Google learned this lesson well. While its search algorithms are more and more complex, its website and browser are dead simple. At Google.com there’s a box where you type in what you want to find, and a button to push when you’re done typing, and not very much else, really. Design and build your own products to be that simple for your customers to use and they will come.

4. Pay attention to the user experience – Make your products a joy for the customer to use – that’s a no-brainer right? But Apple’s dedication to the whole customer experience is part of what convinces people that the extra upfront investment of buying, say a Macbook instead of what we old folks used to call a PC clone, is worth it. You know that if you have a problem, you can take it to the Genius Bar at the Apple store and a friendly, young hipster will help solve it.

Make sure that every interaction your customers have with your brand sends them away – if not smiling – at least thinking “those guys really went out of their way to make this right.” Make sure that every employee from your desk to the help desk is on board with this. This helps build the perception of quality, which, as Apple demonstrates, customers will pay extra for.

5. Lead your customers – Follow your gut. If you have “it,” your customers will follow your brand, even into uncharted waters. Remember in 1998, when those ridiculous-looking iMacs came out – without floppy drives!!!? Or how wacky was it to think that anyone would spend $200+ on a glorified Walkman that you had to plug into your computer? And how many people who aren’t high-powered business execs really need a Blackberry-type smartphone that their IT department hates? And finally, who’s gonna spend $600 to read ebooks when the Kindle is out there for less than $150?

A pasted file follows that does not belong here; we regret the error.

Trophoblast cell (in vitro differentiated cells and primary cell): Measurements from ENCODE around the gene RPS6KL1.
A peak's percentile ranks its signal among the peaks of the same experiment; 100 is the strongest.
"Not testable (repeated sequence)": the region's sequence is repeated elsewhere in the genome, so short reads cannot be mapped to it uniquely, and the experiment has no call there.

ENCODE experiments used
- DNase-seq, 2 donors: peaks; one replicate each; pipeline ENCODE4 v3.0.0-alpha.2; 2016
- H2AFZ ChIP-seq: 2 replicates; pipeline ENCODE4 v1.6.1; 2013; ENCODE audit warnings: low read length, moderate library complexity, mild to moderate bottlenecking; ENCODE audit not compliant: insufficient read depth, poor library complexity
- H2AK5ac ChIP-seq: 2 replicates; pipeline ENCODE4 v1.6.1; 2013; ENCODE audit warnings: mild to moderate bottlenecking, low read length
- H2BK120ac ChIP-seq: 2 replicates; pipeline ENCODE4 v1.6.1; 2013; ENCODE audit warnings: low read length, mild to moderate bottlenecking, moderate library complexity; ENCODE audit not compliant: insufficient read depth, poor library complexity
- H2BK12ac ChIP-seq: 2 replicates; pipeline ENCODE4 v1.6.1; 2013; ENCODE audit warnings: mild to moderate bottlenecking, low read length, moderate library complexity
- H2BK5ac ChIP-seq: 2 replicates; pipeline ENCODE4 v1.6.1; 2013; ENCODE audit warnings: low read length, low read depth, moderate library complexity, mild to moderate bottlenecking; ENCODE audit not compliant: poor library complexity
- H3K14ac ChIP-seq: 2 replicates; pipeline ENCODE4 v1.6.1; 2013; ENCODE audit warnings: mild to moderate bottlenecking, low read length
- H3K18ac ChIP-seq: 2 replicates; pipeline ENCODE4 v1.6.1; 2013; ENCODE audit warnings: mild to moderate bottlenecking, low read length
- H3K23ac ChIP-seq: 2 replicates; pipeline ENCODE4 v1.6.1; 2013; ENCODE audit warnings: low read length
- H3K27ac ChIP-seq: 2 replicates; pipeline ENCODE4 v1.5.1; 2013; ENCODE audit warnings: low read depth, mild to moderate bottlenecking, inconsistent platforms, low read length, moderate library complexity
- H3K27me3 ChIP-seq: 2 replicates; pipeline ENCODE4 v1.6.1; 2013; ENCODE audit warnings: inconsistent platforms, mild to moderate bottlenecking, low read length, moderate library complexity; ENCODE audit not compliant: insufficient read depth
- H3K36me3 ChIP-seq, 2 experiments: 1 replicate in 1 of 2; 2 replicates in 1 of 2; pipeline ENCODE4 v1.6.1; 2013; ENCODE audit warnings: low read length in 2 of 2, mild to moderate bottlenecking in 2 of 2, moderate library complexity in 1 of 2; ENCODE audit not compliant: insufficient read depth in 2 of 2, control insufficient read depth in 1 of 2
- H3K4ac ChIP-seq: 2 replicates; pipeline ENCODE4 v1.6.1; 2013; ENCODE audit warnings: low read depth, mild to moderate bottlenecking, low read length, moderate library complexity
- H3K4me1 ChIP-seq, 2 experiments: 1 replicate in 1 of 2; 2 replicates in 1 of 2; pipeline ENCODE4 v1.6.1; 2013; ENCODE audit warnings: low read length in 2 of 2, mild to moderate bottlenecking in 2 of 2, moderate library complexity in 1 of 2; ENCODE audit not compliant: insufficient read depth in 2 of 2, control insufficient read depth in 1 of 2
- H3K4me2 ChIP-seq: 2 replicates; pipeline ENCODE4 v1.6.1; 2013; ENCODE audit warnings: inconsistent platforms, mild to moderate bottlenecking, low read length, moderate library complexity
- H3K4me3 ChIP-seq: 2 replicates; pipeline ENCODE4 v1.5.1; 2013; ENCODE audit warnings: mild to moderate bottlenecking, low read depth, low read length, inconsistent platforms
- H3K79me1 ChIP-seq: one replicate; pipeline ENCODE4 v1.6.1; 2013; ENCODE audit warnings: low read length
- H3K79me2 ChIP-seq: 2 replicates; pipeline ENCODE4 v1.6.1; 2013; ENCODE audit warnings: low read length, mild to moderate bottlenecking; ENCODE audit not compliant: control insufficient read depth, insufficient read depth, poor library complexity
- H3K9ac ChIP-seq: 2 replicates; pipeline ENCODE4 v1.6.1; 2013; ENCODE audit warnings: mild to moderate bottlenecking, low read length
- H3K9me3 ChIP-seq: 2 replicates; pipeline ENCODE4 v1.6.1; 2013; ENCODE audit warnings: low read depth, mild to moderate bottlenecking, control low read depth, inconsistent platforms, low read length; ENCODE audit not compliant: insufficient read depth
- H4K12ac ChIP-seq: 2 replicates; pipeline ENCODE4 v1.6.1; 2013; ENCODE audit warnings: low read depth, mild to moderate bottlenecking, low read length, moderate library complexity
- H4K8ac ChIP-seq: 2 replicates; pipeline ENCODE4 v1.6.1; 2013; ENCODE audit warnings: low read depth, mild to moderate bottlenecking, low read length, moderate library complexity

Every one of these products seemed like a disaster waiting to happen when they were announced – people mocked the iPad mercilessly before they got to actually use it. But Jobs had, like, a 6th sense for knowing where he could lead the market, and he went where that sense led him, even when it seemed like a surefire catastrophe. But in the end, Apple made the mp3 player, smartphones for everyone, and tablet computing markets profitable, pretty much single handedly.

6. Learn to present ­– Jobs is famous for his “reality distortion field.” This is how he was able to convince people that those craaaaazy ideas from #5 could help turn a struggling cult company into one of the most valuable brands on the planet. Jobs was a master at presenting his products and himself. He may or may not have been a natural, but he honed this skill over the years.

Video of the events, interviews and panels are on the internet. Compare the old ones to the recent ones. See how his style and personal brand evolved over the decades. Start integrating these techniques into your own presentations.

7. Steal from the best and apply lessons 1 through 6 to your new acqusition – One of the stickiest knocks on Apple is that they stole all their best ideas from other companies or people. The Graphical User Interface and mouse, for example. That may or may not be true, but you can fact check me right now on your Xerox Alto.

Go ahead. I’ll wait for you.